Blackberry Culturecomments (6) February 11th, 2009
by John R. Clark
from issue #21
So you're interested in growing blackberries? Blackberries need full sun for at least six hours a day and well-drained soil with a pH of 6.0 to 6.5. A single variety can be grown, and pollinators are not required. All are self-fruiting.
Set out bare-root plants in late winter, before soil warms but after the coldest temperatures are over. Potted plants can go out when they’re available in the nurseries. In moderate climates, plant blackberries in fall and early winter. Set plants 2 to 3 feet apart in the row. Space multiple rows at least 6 feet apart so you can mow.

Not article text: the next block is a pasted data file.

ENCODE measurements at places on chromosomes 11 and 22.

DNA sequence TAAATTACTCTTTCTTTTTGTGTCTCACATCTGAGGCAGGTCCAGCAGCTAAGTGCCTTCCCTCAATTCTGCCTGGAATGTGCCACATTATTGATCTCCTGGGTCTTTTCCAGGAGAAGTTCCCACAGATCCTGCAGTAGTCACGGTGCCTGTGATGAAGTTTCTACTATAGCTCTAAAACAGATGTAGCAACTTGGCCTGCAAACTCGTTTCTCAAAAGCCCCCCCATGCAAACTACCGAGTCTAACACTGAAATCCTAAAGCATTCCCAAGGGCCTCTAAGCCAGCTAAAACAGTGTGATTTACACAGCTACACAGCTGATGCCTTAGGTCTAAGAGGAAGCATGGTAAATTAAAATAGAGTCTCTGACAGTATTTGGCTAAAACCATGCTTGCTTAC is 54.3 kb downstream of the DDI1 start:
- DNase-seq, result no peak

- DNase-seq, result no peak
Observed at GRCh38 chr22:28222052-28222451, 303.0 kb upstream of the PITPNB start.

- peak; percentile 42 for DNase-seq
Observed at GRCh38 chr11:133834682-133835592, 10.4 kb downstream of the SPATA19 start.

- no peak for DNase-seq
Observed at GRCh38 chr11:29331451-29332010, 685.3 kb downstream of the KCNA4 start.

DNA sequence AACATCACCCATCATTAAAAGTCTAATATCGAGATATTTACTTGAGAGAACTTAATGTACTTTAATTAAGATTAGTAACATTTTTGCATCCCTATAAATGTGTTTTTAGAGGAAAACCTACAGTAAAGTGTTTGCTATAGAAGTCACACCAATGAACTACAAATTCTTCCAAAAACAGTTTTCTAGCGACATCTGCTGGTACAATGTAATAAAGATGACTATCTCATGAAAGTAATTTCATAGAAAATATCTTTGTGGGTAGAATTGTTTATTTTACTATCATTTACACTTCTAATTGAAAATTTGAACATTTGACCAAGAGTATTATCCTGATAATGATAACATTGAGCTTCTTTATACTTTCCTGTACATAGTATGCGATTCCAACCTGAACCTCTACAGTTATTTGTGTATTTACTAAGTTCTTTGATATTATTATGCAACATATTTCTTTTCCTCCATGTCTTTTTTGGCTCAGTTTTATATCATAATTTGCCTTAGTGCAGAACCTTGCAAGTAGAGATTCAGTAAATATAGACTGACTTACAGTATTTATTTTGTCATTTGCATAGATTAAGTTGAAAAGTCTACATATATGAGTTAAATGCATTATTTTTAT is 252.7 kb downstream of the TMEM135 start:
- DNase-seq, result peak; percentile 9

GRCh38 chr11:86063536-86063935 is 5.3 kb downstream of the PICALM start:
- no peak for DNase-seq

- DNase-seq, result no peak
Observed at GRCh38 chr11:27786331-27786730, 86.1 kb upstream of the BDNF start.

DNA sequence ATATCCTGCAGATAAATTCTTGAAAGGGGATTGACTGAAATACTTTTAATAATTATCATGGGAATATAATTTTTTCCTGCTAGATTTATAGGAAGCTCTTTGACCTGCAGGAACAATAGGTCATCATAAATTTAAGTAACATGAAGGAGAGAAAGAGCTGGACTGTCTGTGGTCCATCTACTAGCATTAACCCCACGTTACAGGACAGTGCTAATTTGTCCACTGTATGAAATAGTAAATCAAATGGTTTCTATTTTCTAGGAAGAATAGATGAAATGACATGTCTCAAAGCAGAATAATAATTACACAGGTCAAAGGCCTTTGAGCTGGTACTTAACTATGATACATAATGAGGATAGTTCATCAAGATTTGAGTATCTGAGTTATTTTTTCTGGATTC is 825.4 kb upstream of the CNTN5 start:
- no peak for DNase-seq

Don’t fertilize at planting. Once new growth appears, give each plant 3 ounces of complete fertilizer (such as 13-13-13) applied in an 18-inch-wide band around the plant. During the first year only, apply 1 ounce of ammonium nitrate per plant in midsummer. Thereafter, fertilize established plants just once a year, in spring, when buds begin to break on floricanes, using 1/2 pound of complete fertilizer per 10 feet of row. Organic fertilizers that provide adequate nitrogen and potassium will also work well.
Weed control and adequate soil moisture are critical during the first year. For weeds, use a combination of mulch and hand weeding. In dry weather, water weekly. Blackberries are drought tolerant but watering during fruit development and ripening enhances yield and quality.
Pests are seldom an issue. In some locations, orange rust may be a problem on ‘Navaho’. There’s no approved treatment, so affected plants should be destroyed.
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